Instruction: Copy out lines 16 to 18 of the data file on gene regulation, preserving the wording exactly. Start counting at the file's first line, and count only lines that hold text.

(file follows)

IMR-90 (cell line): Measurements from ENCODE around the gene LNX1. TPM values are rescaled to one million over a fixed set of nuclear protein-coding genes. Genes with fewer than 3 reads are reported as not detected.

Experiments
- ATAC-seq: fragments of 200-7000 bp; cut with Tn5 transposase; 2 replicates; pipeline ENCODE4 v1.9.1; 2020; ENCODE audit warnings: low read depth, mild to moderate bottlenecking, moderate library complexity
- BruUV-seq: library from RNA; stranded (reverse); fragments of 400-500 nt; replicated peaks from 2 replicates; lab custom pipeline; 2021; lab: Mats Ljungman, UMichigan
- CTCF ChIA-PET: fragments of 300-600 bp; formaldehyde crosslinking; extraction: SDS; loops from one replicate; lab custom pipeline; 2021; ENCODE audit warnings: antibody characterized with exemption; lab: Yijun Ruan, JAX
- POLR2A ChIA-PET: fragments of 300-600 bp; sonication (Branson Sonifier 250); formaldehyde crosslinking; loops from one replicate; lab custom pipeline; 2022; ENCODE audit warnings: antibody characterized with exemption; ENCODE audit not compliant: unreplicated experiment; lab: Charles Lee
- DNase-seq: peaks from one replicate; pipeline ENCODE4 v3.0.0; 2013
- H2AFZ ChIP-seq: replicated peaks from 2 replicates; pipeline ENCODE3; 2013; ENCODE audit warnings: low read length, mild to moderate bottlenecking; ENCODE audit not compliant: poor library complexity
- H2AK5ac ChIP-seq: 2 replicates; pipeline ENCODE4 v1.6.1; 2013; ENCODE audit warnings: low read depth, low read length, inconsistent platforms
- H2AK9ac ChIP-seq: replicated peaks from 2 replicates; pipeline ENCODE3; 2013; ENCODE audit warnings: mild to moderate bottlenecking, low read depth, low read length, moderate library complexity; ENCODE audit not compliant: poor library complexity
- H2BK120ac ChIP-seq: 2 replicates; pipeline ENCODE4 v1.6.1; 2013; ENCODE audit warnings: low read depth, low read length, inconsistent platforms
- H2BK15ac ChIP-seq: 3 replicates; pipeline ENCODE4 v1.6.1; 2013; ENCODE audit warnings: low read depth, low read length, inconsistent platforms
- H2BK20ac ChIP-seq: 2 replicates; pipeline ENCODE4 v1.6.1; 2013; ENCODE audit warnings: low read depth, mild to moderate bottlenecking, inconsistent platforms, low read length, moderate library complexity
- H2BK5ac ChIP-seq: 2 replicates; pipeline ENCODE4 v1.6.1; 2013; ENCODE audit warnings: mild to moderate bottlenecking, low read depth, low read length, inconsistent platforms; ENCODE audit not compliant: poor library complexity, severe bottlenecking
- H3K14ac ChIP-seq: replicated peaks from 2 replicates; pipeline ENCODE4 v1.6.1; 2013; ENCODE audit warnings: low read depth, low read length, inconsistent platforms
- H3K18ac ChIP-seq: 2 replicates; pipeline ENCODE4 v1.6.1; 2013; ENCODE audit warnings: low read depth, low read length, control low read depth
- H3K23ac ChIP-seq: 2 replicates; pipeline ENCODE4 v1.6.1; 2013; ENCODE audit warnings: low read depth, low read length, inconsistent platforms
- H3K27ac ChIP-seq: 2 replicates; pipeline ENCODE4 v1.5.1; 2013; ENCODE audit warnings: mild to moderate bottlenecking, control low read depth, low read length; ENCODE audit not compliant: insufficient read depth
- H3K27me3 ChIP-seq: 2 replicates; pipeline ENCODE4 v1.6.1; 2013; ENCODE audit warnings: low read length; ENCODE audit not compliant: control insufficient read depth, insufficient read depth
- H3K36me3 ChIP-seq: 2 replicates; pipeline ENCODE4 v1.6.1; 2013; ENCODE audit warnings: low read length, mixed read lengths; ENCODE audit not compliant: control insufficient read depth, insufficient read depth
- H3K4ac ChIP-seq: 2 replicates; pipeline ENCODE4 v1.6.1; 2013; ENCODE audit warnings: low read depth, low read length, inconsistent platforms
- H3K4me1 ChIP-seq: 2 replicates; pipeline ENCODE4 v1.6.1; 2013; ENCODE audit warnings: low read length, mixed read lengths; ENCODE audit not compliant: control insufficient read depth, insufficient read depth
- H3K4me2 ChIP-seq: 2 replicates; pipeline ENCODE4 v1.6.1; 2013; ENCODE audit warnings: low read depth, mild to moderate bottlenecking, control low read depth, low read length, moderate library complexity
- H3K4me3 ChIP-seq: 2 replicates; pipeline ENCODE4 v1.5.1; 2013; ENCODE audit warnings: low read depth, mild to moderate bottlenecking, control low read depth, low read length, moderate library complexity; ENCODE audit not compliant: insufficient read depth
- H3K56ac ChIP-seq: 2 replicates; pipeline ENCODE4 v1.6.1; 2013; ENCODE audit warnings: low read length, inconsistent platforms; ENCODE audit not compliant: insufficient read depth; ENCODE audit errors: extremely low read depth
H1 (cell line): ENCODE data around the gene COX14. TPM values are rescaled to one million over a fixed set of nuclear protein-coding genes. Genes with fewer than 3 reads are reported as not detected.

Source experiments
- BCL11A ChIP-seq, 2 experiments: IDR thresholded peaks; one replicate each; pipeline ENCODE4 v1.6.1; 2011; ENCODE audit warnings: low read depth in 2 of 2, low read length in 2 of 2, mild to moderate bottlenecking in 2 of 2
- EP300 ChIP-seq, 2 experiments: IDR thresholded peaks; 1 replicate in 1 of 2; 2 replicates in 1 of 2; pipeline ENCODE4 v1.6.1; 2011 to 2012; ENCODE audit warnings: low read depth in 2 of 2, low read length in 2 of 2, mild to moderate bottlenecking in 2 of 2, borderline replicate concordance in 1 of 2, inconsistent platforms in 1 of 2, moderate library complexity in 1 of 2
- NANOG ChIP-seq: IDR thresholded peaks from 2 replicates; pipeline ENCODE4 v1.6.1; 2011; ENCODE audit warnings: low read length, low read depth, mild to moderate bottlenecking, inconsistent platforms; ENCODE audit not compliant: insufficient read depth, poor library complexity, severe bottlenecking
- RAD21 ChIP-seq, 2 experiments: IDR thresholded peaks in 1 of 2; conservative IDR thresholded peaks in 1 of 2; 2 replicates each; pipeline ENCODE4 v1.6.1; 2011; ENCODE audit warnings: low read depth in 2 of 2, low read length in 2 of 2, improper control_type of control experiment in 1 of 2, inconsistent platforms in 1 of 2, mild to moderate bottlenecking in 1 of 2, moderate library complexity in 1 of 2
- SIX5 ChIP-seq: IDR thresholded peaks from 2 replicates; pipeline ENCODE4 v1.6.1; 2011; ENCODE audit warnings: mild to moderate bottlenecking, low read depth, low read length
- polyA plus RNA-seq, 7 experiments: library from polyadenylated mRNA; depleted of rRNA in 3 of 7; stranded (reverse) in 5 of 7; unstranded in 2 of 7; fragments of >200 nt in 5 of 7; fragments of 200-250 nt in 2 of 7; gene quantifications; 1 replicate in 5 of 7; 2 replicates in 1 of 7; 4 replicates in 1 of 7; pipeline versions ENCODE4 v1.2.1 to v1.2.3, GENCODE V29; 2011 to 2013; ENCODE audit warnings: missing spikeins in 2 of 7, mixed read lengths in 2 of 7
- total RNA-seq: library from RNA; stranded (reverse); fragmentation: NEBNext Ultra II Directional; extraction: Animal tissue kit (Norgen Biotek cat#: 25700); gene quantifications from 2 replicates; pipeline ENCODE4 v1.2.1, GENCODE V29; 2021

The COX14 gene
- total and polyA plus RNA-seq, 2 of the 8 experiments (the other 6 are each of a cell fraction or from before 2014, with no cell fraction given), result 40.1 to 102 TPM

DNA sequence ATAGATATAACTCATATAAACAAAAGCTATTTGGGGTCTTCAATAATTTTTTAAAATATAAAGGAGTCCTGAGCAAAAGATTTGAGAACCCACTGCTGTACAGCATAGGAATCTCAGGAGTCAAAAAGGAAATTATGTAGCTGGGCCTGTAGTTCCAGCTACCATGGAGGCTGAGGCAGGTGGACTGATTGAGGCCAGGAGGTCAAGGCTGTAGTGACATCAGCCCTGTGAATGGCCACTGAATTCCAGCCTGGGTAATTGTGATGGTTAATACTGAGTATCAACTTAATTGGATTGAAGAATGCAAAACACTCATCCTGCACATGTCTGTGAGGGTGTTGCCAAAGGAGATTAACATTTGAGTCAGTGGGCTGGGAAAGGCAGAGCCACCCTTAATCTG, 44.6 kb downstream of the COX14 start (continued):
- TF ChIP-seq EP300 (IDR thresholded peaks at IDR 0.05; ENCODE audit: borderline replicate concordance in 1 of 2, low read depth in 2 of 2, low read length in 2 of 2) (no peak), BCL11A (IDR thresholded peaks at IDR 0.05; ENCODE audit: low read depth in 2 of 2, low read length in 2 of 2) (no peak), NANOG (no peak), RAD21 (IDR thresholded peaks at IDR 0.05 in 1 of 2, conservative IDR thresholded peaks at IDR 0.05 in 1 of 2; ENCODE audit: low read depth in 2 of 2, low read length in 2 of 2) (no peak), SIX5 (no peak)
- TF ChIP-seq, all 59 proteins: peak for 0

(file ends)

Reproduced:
- H3K18ac ChIP-seq: 2 replicates; pipeline ENCODE4 v1.6.1; 2013; ENCODE audit warnings: low read depth, low read length, control low read depth
- H3K23ac ChIP-seq: 2 replicates; pipeline ENCODE4 v1.6.1; 2013; ENCODE audit warnings: low read depth, low read length, inconsistent platforms
- H3K27ac ChIP-seq: 2 replicates; pipeline ENCODE4 v1.5.1; 2013; ENCODE audit warnings: mild to moderate bottlenecking, control low read depth, low read length; ENCODE audit not compliant: insufficient read depth